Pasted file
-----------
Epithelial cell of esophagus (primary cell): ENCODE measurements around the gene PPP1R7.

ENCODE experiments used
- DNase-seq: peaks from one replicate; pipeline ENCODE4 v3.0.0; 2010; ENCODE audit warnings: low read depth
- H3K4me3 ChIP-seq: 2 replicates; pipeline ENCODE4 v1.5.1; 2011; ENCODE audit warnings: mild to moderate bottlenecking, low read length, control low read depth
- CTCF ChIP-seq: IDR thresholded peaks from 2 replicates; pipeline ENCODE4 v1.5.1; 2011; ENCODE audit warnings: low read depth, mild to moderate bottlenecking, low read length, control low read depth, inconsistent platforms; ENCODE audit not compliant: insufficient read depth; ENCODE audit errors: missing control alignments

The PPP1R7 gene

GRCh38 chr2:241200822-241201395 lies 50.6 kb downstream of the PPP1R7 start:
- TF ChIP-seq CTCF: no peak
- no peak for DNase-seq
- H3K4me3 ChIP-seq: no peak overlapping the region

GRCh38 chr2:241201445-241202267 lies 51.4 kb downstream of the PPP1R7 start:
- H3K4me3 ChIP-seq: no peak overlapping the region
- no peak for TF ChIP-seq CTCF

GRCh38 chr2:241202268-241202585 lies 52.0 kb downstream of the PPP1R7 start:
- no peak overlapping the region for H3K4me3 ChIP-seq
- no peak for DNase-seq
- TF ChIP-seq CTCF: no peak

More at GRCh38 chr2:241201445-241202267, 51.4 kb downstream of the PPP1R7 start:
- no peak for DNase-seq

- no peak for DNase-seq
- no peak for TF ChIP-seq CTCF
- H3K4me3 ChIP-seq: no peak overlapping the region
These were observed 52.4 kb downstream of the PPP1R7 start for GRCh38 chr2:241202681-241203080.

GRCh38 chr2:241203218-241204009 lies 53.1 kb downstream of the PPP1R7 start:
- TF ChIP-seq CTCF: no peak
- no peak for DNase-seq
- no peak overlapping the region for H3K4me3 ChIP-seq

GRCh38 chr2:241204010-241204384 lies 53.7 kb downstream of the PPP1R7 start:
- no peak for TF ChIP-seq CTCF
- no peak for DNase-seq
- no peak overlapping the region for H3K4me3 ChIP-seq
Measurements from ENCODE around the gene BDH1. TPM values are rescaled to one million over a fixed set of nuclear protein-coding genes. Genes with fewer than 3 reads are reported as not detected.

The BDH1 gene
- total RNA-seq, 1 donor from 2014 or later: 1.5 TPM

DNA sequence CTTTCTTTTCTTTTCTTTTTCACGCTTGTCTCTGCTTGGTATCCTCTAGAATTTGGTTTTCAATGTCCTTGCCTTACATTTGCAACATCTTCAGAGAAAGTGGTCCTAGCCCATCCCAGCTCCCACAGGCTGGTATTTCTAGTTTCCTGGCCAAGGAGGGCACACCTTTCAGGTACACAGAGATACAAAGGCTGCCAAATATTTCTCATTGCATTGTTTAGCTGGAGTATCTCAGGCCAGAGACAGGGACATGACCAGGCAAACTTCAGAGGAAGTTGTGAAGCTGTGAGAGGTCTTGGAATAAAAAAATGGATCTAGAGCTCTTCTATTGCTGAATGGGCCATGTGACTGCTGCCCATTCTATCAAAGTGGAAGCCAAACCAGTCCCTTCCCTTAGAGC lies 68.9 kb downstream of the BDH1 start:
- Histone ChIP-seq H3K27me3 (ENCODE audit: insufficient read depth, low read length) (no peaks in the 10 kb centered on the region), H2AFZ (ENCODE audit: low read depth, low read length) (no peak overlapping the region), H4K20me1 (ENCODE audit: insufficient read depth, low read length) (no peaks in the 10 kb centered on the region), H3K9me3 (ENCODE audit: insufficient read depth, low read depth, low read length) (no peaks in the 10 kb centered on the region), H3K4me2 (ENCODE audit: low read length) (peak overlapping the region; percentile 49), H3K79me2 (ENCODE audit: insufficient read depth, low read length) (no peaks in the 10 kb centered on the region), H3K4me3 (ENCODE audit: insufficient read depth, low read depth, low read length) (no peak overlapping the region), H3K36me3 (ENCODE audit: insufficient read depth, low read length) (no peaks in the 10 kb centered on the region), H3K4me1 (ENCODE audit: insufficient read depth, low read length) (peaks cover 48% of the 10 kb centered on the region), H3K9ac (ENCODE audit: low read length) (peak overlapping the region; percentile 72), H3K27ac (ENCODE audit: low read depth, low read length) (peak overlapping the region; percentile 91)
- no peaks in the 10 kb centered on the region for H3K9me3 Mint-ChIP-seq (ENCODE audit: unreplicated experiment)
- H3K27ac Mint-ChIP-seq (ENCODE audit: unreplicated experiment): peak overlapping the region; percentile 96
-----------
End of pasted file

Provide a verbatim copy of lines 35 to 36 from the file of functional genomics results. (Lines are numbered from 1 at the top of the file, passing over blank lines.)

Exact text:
DNA sequence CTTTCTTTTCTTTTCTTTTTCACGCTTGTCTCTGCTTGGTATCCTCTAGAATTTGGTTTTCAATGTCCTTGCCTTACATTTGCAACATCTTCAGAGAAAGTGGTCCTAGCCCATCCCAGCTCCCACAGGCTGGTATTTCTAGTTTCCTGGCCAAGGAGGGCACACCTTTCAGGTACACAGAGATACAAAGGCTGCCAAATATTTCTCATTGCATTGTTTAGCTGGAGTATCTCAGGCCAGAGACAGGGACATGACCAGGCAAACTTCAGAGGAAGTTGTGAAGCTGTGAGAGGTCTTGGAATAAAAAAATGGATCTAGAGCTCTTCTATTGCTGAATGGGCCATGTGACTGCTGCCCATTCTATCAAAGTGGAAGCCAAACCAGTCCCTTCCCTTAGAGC lies 68.9 kb downstream of the BDH1 start:
- Histone ChIP-seq H3K27me3 (ENCODE audit: insufficient read depth, low read length) (no peaks in the 10 kb centered on the region), H2AFZ (ENCODE audit: low read depth, low read length) (no peak overlapping the region), H4K20me1 (ENCODE audit: insufficient read depth, low read length) (no peaks in the 10 kb centered on the region), H3K9me3 (ENCODE audit: insufficient read depth, low read depth, low read length) (no peaks in the 10 kb centered on the region), H3K4me2 (ENCODE audit: low read length) (peak overlapping the region; percentile 49), H3K79me2 (ENCODE audit: insufficient read depth, low read length) (no peaks in the 10 kb centered on the region), H3K4me3 (ENCODE audit: insufficient read depth, low read depth, low read length) (no peak overlapping the region), H3K36me3 (ENCODE audit: insufficient read depth, low read length) (no peaks in the 10 kb centered on the region), H3K4me1 (ENCODE audit: insufficient read depth, low read length) (peaks cover 48% of the 10 kb centered on the region), H3K9ac (ENCODE audit: low read length) (peak overlapping the region; percentile 72), H3K27ac (ENCODE audit: low read depth, low read length) (peak overlapping the region; percentile 91)